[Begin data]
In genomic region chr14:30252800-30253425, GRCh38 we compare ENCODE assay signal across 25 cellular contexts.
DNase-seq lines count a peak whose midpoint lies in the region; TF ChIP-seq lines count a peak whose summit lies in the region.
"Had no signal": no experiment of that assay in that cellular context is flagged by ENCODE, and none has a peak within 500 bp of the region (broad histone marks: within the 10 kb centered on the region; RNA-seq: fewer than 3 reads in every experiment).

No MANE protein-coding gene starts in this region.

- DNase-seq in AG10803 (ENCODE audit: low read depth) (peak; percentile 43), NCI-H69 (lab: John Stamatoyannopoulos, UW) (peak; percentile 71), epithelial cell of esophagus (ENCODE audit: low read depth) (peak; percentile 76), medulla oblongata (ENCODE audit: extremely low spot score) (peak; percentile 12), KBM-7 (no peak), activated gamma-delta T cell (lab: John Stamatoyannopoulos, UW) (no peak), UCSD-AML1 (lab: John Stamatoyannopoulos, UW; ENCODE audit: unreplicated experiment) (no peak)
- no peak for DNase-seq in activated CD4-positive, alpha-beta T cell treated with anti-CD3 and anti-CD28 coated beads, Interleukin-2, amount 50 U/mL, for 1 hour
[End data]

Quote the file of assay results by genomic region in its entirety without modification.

In genomic region chr14:30252800-30253425, GRCh38 we compare ENCODE assay signal across 25 cellular contexts.
DNase-seq lines count a peak whose midpoint lies in the region; TF ChIP-seq lines count a peak whose summit lies in the region.
"Had no signal": no experiment of that assay in that cellular context is flagged by ENCODE, and none has a peak within 500 bp of the region (broad histone marks: within the 10 kb centered on the region; RNA-seq: fewer than 3 reads in every experiment).

No MANE protein-coding gene starts in this region.

- DNase-seq in AG10803 (ENCODE audit: low read depth) (peak; percentile 43), NCI-H69 (lab: John Stamatoyannopoulos, UW) (peak; percentile 71), epithelial cell of esophagus (ENCODE audit: low read depth) (peak; percentile 76), medulla oblongata (ENCODE audit: extremely low spot score) (peak; percentile 12), KBM-7 (no peak), activated gamma-delta T cell (lab: John Stamatoyannopoulos, UW) (no peak), UCSD-AML1 (lab: John Stamatoyannopoulos, UW; ENCODE audit: unreplicated experiment) (no peak)
- no peak for DNase-seq in activated CD4-positive, alpha-beta T cell treated with anti-CD3 and anti-CD28 coated beads, Interleukin-2, amount 50 U/mL, for 1 hour